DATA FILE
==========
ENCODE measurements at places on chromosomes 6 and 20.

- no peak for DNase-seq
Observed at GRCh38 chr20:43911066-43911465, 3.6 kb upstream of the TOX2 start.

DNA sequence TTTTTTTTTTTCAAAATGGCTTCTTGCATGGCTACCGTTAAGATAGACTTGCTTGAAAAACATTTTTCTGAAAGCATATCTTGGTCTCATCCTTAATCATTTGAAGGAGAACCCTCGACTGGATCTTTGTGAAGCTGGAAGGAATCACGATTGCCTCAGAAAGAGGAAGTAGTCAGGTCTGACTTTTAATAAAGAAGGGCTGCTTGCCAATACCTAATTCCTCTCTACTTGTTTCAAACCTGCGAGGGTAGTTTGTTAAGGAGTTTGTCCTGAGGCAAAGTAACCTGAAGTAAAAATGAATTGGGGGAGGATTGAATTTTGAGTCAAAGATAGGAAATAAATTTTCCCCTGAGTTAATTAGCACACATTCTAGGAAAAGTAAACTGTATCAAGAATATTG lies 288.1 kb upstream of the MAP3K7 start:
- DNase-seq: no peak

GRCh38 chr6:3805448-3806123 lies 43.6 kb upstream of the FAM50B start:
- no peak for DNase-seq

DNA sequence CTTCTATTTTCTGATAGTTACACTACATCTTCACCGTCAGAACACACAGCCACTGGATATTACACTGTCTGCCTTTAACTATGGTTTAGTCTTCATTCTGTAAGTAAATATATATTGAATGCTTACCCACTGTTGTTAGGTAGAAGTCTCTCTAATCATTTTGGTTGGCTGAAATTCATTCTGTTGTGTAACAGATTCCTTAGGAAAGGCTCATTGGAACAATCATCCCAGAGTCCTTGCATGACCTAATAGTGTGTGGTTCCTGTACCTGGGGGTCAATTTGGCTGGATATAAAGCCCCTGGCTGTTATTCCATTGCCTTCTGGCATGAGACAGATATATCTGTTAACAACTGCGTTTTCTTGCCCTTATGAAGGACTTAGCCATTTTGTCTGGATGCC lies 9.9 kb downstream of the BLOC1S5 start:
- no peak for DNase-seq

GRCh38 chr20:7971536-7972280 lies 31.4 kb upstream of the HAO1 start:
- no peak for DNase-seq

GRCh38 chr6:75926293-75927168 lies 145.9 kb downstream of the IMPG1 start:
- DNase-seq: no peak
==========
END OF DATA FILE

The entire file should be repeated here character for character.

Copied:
ENCODE measurements at places on chromosomes 6 and 20.

- no peak for DNase-seq
Observed at GRCh38 chr20:43911066-43911465, 3.6 kb upstream of the TOX2 start.

DNA sequence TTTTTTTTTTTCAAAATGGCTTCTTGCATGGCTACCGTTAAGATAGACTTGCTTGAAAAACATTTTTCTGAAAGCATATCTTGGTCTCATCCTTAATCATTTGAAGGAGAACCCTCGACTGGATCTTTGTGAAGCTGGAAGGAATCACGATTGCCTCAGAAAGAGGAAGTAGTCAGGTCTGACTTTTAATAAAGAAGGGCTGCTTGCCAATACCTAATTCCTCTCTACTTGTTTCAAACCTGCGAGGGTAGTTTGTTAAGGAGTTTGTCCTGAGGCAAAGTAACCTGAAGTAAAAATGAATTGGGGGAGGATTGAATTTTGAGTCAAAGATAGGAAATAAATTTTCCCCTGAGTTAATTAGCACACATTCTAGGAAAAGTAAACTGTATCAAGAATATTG lies 288.1 kb upstream of the MAP3K7 start:
- DNase-seq: no peak

GRCh38 chr6:3805448-3806123 lies 43.6 kb upstream of the FAM50B start:
- no peak for DNase-seq

DNA sequence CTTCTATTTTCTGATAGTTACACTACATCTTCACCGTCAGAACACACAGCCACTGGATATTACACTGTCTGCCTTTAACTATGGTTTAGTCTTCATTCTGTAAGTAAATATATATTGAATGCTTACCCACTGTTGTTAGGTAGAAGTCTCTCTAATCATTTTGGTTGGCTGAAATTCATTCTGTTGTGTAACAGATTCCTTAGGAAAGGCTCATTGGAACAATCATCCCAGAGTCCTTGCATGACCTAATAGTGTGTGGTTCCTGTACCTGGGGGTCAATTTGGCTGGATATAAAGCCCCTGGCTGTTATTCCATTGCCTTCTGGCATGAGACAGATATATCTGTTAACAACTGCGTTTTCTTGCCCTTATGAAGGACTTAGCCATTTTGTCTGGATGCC lies 9.9 kb downstream of the BLOC1S5 start:
- no peak for DNase-seq

GRCh38 chr20:7971536-7972280 lies 31.4 kb upstream of the HAO1 start:
- no peak for DNase-seq

GRCh38 chr6:75926293-75927168 lies 145.9 kb downstream of the IMPG1 start:
- DNase-seq: no peak